‘The Sopranos’ Finale Finally Makes Sense Thanks to One Vanity Fair Reader’s Explanation
In case you haven't already, every fan of “The Sopranos” should read Vanity Fair's excellent oral history of “The Sopranos” in the May issue. Seriously. It's a hell of a read. After the TV went blank during the show's controverisal conclusion, I remember screaming and then staring into space for a long, long time to ponder what happened. Pretty sure I went for a walk afterwards just to clear my head and think about reasons why it ended like that. Like every fan, I talked about it for a solid month afterwards. I've come to peace with David Chase's decision to end the show in that. In fact, I applaude it; it's everything that good television should be.
Meanwhile, the June issue that just hit newstands features the best explaination I've ever read about the show's finale. Larry Grossman of Las Vegas, Nevada explains:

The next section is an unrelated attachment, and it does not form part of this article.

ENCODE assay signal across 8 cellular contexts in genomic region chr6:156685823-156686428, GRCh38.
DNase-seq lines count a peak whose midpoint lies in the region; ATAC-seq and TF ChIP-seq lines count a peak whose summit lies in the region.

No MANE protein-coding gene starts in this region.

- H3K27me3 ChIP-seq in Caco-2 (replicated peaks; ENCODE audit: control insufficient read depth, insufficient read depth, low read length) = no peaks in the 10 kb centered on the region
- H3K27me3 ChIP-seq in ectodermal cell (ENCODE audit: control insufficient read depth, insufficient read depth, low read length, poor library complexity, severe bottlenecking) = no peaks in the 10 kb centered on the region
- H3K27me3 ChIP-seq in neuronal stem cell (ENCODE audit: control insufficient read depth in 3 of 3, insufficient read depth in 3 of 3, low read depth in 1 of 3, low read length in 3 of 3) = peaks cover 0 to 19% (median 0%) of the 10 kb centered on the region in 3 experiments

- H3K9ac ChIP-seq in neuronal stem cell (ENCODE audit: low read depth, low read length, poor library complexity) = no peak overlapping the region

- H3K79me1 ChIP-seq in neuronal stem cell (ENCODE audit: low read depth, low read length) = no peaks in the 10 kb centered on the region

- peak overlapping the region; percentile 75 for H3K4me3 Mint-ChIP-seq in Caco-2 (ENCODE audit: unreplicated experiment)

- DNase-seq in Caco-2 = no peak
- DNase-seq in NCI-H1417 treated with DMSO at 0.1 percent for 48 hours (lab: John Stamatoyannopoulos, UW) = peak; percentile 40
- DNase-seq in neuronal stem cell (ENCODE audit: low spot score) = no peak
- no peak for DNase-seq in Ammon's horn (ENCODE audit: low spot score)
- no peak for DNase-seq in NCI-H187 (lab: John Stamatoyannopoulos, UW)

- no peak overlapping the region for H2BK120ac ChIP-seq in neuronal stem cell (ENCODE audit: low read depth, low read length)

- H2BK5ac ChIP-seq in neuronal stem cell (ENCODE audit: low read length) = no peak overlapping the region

The last episode of The Sopranos was inspired. Here's why: One of the main themes of the show was the ongoing problems that the main character, Tony Soprano, had with panic attacks. This started with the first episode, which led to his therapy with Dr. Melfi. Tony's son, A.J., later had those same feelings. This panic-attack thread was prevalent during the entire run of the show.
The final episode had Tony, Carmela, and A.J. in a booth at the diner. Many sinister people were lurking, and the viewer feared for their safety; as Meadow tried clumsily to park her car, the suspense built. Then, right when the payoff is about to happen, the TV goes black. Everyone thought they'd missed it because they lost their cable. All viewers had a panic attack. Thus, we felt what Tony felt.
Five years later, does the blackout make more sense now?